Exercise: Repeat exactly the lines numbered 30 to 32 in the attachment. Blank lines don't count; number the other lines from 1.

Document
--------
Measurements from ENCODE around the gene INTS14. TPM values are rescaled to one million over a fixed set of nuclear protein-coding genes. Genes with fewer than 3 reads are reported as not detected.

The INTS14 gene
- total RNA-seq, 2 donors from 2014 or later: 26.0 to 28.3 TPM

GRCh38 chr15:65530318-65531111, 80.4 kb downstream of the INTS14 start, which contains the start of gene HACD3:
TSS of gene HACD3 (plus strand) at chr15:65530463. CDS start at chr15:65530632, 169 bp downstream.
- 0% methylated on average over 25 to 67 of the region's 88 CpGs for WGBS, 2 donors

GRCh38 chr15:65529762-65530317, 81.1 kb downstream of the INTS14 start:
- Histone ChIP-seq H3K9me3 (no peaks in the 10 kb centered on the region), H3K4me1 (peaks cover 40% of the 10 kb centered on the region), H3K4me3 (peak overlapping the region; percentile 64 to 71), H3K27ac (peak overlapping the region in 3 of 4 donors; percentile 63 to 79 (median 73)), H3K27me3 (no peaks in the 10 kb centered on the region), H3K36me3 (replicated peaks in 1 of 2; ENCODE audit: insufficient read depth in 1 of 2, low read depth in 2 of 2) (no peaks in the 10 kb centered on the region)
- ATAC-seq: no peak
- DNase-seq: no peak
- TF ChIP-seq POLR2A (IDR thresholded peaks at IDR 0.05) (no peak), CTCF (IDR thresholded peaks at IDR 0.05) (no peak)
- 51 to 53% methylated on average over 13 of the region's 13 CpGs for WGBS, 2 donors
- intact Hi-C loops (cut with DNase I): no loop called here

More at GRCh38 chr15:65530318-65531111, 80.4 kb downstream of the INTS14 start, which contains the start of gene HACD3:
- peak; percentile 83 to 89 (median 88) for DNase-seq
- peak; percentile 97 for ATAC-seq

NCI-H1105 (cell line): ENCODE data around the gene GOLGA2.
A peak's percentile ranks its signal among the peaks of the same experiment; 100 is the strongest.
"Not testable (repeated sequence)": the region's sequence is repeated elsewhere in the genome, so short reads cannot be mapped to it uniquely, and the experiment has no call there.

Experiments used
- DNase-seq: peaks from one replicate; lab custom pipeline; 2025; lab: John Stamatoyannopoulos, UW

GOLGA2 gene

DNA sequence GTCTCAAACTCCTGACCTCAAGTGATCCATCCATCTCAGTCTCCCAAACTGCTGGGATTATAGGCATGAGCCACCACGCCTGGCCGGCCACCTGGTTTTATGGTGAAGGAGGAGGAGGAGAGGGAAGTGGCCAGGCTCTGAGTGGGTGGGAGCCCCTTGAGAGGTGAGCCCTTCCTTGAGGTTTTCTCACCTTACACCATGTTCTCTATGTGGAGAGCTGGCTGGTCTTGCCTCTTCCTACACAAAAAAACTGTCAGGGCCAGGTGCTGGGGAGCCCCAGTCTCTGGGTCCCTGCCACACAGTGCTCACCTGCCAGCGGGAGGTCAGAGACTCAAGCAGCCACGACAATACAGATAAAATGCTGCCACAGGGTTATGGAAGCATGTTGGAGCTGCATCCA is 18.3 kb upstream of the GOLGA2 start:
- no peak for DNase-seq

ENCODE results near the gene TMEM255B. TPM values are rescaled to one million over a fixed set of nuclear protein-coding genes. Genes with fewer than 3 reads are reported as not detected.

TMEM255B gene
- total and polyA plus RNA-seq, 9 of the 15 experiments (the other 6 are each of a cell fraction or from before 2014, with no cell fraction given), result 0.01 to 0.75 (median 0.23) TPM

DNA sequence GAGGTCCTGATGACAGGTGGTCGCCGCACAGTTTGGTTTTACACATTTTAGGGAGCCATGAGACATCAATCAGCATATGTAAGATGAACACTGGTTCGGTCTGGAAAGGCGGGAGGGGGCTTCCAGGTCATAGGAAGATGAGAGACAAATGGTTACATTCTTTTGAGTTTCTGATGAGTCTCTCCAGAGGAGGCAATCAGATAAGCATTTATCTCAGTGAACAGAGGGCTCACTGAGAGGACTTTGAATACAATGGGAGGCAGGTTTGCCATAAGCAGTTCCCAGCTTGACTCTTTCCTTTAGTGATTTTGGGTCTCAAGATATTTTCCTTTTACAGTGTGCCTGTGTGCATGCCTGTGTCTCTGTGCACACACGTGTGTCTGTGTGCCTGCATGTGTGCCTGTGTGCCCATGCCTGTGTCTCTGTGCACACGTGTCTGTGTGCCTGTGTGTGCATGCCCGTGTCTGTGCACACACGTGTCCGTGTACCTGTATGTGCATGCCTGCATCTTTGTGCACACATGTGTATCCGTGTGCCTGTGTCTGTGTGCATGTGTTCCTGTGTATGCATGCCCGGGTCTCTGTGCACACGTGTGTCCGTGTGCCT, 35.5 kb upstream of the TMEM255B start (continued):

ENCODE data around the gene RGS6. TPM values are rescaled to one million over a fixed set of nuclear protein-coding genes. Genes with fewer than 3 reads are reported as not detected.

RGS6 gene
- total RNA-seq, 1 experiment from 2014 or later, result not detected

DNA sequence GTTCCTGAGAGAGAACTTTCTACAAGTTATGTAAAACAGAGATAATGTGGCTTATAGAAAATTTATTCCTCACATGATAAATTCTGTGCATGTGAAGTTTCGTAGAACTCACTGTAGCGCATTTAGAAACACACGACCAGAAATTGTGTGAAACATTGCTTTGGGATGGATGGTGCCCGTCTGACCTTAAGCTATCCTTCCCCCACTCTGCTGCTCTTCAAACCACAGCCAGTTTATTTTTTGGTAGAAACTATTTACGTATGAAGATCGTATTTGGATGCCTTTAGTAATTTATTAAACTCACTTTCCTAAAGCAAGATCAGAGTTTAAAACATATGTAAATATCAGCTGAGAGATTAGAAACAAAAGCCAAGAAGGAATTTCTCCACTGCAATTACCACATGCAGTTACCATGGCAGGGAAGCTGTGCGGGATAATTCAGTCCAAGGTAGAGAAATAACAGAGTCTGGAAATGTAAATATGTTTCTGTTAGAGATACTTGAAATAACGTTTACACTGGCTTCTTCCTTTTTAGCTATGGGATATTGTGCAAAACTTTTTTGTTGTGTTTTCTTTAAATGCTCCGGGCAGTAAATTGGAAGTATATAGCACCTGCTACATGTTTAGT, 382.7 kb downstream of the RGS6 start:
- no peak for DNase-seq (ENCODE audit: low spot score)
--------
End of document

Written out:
RGS6 gene
- total RNA-seq, 1 experiment from 2014 or later, result not detected

DNA sequence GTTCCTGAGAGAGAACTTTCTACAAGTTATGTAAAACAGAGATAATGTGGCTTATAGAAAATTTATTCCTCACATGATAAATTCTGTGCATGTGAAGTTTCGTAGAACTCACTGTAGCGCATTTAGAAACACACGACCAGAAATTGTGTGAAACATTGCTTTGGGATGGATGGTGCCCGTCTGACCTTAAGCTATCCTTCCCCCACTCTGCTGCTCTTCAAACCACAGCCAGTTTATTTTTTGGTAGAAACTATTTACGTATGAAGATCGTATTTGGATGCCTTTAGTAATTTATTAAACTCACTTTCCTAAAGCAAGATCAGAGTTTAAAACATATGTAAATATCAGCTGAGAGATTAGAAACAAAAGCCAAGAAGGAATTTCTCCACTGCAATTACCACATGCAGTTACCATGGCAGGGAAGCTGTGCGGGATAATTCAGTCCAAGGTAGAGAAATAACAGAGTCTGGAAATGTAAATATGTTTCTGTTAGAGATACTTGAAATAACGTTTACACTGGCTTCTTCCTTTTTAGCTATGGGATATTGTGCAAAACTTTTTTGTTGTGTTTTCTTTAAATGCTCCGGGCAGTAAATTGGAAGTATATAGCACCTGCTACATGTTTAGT, 382.7 kb downstream of the RGS6 start: